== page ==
Published March 22, 2013
Beyonce’s beachy ads for H&M -- the affordable clothing line with a young edge -- made a big splash this week, kicking off the store’s summer campaign.
The music sensation follows recent H&M campaign stars like singer Lana Del Rey, French model and actress Vanessa Paradis and soccer star David Beckham.
When a major star with their own well established brand such as Beyonce becomes the face of a campaign for another well-known brand, it begs the question: who’s getting more from the relationship? To answer that question – as well as the business takeaways from the partnership – FOXBusiness.com spoke with branding expert and Zimmerman Advertising Chief Marketing Officer Cliff Courtney.
“In terms of pure wattage, Beyonce has got more juice – they’re lucky to get her,” says Courtney. “If you need more pizzazz on your image, Beyonce is the way to go.”
But Courtney is also interested in what the move says for Beyonce and her empire.
“Beyonce is very painstakingly managed and not even remotely haphazard. If [team Beyonce is] thinking she belongs at H&M, it’s undoubtedly calculated to help her image. There’s a lot of glamour attached to her, so maybe they want her to be more accessible to the people who might download her music or buy her CDs,” he muses.
“You have to look at H&M in terms of the ethnicity of the clients and think about what audience she’s picking up through the relationship,” Courtney adds.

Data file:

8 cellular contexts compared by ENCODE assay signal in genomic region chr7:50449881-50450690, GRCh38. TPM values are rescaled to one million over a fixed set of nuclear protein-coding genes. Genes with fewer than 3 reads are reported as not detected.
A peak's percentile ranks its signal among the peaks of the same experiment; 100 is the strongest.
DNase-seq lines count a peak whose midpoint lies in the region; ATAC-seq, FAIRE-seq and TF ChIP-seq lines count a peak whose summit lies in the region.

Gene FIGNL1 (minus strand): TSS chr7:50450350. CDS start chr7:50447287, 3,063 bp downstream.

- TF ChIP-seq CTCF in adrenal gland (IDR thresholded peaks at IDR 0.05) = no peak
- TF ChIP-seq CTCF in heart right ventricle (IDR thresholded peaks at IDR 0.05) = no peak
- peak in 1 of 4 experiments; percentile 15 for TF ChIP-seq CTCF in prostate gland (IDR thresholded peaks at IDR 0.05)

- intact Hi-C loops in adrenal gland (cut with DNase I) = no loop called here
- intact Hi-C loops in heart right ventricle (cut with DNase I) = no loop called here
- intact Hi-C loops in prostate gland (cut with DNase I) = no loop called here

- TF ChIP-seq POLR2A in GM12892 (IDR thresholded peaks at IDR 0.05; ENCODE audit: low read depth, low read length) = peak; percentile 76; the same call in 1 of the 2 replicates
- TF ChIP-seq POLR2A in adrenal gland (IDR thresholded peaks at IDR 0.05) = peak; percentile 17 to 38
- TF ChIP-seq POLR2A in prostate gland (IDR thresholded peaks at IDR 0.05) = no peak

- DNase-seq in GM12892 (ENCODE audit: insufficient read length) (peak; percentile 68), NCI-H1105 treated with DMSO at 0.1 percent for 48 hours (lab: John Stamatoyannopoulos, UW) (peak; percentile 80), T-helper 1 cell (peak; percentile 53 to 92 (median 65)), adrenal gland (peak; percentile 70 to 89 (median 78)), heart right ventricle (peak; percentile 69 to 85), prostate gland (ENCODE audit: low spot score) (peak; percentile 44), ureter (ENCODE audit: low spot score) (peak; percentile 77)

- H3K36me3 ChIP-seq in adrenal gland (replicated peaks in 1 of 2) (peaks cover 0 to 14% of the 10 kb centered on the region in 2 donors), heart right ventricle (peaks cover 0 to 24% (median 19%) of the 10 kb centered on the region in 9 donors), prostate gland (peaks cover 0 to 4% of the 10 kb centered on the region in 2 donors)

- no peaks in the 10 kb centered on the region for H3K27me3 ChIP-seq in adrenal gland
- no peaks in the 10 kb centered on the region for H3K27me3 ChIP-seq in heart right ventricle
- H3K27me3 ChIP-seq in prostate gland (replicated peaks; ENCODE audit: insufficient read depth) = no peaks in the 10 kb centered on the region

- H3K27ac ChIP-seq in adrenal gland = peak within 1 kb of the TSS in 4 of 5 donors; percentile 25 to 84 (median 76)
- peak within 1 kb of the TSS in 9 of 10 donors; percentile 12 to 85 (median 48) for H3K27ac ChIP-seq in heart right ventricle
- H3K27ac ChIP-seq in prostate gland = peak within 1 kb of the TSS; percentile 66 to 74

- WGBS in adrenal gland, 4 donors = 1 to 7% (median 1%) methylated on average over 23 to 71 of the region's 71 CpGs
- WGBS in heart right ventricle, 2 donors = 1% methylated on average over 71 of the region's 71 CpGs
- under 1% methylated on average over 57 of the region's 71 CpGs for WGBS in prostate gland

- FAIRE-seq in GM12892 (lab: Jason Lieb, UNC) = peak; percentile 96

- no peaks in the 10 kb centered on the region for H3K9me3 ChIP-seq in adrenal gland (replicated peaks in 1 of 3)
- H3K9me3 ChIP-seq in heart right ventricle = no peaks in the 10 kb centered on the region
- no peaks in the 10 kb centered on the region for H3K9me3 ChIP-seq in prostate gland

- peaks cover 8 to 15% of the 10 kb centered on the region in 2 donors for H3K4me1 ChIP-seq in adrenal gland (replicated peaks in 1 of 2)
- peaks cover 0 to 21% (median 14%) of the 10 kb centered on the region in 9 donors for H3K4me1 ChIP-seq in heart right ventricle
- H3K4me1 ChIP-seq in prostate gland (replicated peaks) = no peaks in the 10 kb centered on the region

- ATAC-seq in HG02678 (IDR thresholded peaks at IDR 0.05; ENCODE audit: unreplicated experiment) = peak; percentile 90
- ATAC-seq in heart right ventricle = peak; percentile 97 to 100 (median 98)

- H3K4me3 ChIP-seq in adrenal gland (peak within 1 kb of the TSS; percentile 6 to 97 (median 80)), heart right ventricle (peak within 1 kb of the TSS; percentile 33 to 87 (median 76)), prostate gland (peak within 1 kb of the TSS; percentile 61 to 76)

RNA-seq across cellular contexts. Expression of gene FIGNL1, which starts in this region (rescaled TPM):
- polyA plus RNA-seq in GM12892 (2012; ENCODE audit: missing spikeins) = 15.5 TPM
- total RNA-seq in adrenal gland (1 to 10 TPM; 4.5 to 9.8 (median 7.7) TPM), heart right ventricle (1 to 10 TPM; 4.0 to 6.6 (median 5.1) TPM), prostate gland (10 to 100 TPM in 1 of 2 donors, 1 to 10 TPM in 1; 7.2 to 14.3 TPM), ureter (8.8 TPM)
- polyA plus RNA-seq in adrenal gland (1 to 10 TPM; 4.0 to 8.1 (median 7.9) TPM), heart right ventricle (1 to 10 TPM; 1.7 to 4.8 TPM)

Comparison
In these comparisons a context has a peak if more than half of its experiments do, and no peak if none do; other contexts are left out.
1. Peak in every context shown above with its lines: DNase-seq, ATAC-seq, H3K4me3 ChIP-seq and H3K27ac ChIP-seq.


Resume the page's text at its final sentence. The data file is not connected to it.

When it comes to the lessons that entrepreneurs can learn from the partnership, Courtney cautions, “Your brand must be larger than the brand of any celebrity you align yourself with.” He says that this is especially important for smaller businesses: “You can’t take a shortcut to fame – the dark side is you become all about the celebrity.” Courtney points to Nike and Michael Jordan as an example of a pairing in which both the company and the star had robust enough brands that neither one defines the other.
“If your brand can’t survive a celebrity, then you haven’t spent enough time building your brand and image,” warns Courtney.
And lest you think that celebrities never align themselves with small businesses, Courtney says that “it sometimes makes sense for a big star to pair with a small business. It might make them appear more grassroots or give them more visibility in a small market.”